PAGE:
On Monday, I had my usual monthly review with my Consultant. I have always thought that these meetings may be too frequent, but the professionals are right, and generally there is something that has occurred since the last meeting, and will need correcting. More medication,and different blood tests.
It is always a good opportunity to catch up with my fellow patients, and staff. Also, if I didn’t visit the pharmacy for my drugs, they would wonder what had happened to me! A lot of the staff in my hospital, read my blog, and I am often told, that they learn so much from it. On this visit I was approached by a senior health professional, who wanted to chat.
He mentioned that he personally, was learning a lot from my writing, and felt that the N.H.S in general, was not really taking the benefits of social media seriously. Although he agreed that neither he or his colleagues, used it, or knew much about it. I was explaining how people around the world were interested in reading about the highs and lows of my life with cancer. I explained how my own case, could give people hope. He understood exactly, the benefits of my blog.
My case is very unique, starting with a rare diagnosis, then followed by many ongoing complications. I have had, and continue to have, many surprises along the route, but as he pointed out, the biggest of all is that I am still in remission, after 6 years!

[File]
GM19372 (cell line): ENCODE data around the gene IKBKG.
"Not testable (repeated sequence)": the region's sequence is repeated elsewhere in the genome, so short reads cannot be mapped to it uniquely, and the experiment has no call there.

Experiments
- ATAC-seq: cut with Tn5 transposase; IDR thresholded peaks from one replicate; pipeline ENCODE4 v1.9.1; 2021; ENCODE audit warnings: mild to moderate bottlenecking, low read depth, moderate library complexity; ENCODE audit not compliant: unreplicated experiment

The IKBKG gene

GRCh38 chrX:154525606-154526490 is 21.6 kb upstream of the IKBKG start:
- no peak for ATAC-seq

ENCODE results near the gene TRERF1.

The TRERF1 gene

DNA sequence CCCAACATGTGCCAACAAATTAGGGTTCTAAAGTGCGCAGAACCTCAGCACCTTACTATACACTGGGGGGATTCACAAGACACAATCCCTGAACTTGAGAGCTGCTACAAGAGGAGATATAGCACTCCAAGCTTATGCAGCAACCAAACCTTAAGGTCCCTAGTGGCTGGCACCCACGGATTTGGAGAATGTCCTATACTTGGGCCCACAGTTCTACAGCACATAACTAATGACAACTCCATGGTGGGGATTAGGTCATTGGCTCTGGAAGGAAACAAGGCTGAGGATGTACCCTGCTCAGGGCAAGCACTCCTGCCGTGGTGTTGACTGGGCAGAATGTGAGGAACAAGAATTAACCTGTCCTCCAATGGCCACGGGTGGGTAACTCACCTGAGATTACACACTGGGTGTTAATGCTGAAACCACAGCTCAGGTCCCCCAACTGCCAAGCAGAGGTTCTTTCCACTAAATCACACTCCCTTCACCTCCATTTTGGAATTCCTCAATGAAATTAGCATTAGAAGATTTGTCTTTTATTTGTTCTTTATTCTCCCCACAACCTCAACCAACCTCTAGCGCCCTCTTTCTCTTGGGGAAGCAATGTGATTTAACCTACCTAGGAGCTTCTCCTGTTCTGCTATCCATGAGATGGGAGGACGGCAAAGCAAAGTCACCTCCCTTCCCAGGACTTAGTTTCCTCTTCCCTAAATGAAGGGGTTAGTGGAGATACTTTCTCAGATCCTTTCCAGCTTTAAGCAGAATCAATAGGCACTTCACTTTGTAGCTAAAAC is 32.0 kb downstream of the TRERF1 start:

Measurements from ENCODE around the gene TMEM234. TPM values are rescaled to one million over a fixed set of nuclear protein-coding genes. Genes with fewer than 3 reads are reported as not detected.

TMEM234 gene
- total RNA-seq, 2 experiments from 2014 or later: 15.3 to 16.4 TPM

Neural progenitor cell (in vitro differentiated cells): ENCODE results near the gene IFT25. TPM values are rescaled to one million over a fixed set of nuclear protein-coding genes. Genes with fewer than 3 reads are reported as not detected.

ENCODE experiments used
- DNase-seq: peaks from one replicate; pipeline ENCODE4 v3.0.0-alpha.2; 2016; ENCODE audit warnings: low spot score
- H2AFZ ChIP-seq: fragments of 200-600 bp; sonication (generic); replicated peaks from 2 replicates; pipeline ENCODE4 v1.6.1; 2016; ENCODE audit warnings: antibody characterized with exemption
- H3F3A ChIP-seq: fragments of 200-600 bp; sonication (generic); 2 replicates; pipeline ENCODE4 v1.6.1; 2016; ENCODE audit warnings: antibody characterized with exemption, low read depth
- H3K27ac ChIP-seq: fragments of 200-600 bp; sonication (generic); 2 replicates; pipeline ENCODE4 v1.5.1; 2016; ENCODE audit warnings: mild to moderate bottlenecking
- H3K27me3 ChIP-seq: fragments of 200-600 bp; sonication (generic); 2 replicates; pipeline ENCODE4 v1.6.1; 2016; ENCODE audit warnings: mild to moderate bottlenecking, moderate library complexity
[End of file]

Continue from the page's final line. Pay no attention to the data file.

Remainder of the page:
As some of you will know, I have recently lost some friends, just after they had received their stem-cell transplants, and have others that are struggling with their health since, and I mentioned those people. As I always say, the difficulty with cancer and it’s treatment is that they are very individual. One person’s experience, although useful, is not necessarily a guide, as to how your own process will go.
I was then asked if I was a ‘guilty survivor?’ It was the first time I had heard that expression, but I do think about things like that frequently. Apparently it is a well know issue, and affects a lot of people. This really set me thinking! Personally I don’t consider that I am, but I do often wonder, how I am still here, and others, whose cases seemed more straight forward than mine, are not.
“Why me?” is a question that is often asked, both by people who have been diagnosed with cancer, or people who are surviving, when others don’t. I have never asked why I got the disease, but I do often wonder, how I have made it this far, when the odds were stacked against me. However I wouldn’t say that I felt guilty about it.
Until, I was told that this is a common issue, I can’t really say that I have encountered many people who outwardly feel like that. I suppose it is possible that people don’t discuss it. The many people that I am in contact with, all seem very aware of their individual situation, and we all hope that each other do as well as possible. We know what may happen, to any of us, but I would be surprised if anyone suffered from guilt.
This was one of the very few visits to hospital that I have had where a professional has had time to discuss some of the ‘grey areas’ around my case. These are the issues that can make so much difference, to people holistically. Having said that I had felt guilty for taking up a bit of time! I couldn’t help feeling that if professionals managed to find some time to get to know us better it might help us all. Time seems to be our modern day enemy.
Are you, or do you know a ‘guilty survivor?’